Leaked Memo Reveals New MGM Resorts Security Policy to Restrict Movement Around Hotel Properties

A memo leaked by an employee of MGM Resorts and posted on Twitter this week by Vital Vegas revealed that the company has tightened its elevator security policy in response to the Las Vegas shooting of October 1, 2017.

Stephen Paddock perpetrated the deadliest mass shooting in modern American history from his room at MGM Resort’s Mandalay Bay on October 1, 2017, killing 58 people and injuring over 800, when he opened fire on a country music festival across the Strip. (Image: Marcio Jose Sanchez/AP)

As of Monday, February 4, guests at MGM properties will no longer be able to take the elevator to any floor in the hotel. Their electronic room key will only permit them to alight on their own floor.

It’s not immediately clear how this would have stopped mass murderer Stephen Paddock from stockpiling a cache of high-powered rifles in his room at the Mandalay Bay. But his subsequent actions — and the free rein of the property he enjoyed as a perk of being a high roller — has clearly made MGM reconsider the wisdom of granting guests access to areas where they don’t need to be.

The gunman’s VIP status with MGM gave him “exclusive access” to a service elevator at Mandalay Bay, which likely made it easier for him to smuggle his arsenal of 23 firearms to his room without arousing suspicion.

Door Closed to Door Pushers?

But the more general security benefits of the new policy are clear. It’s likely to bring about a reduction in room robberies and assaults — and the chilling practice of “door pushing.”

Metro Police have said it is not uncommon for thieves to roam the hotel corridors of Las Vegas, testing doors to see if their occupants have left them unlocked.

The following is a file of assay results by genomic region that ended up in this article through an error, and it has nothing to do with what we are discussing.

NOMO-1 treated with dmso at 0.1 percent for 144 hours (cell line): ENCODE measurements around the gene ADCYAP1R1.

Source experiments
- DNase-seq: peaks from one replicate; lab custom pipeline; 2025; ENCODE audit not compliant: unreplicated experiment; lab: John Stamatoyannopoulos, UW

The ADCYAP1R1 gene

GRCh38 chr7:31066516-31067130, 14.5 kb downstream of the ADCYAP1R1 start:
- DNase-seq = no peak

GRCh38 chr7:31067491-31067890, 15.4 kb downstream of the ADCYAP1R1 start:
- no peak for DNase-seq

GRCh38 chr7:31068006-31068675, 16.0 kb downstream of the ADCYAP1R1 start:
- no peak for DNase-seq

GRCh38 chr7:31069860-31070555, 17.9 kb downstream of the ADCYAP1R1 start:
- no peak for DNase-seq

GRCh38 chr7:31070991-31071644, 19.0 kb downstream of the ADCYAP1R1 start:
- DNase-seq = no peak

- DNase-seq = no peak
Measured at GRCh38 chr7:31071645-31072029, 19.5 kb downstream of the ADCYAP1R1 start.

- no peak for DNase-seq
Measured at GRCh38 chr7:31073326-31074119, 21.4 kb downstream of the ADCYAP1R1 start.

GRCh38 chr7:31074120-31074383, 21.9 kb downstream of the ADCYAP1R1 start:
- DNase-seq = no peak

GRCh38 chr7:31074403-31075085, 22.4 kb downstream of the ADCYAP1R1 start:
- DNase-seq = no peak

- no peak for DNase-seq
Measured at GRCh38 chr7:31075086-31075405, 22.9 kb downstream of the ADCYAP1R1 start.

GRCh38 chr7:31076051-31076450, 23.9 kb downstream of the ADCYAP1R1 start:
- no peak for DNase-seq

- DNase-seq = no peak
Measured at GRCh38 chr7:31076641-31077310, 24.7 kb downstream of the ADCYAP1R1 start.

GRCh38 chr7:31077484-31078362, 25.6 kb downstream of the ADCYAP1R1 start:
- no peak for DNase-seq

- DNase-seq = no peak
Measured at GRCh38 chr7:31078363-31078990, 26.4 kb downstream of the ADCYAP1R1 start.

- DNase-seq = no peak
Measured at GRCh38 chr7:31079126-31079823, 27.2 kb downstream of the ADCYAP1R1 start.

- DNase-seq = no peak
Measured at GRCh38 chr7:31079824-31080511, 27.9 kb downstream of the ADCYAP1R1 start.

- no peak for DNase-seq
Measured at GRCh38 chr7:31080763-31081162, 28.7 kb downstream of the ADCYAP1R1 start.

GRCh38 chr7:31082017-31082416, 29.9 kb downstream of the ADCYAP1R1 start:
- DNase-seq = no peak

In June last year, the two Vietnamese tourists, Sang Boi Nghia and Khuong Ba Le Nguyen, were stabbed to death in their room at Circus-Circus — an MGM property — allegedly the victims of door pusher Julius Trotter, who could face the death penalty if convicted of the double murder.

Freedom Versus Security

Hotel security expert Mac Segal told Fox 5 Vegas that the elevator floor restriction has been the policy in hotels in other parts of the world for some time.

“It is nice to see [MGM] moving forward, they are taking it more seriously,” he said. “And this is a huge challenge because strip hotels are like no other hotels on the planet.

“This isn't about 1 October, this is about sexual assault, and paparazzi and will it be a little inconvenient? Yes. But security is a see-saw, on one side you have security and on the other you have freedom. You give up freedom to be secure, so this is a small price to pay.”

Among those reportedly finding the new rules particularly inconvenient are the practitioners of the world’s oldest profession, according to a source who spoke to Fox 5 News. Apparently, the call girls of Las Vegas are complaining the sudden restriction of mobility is cramping their style.

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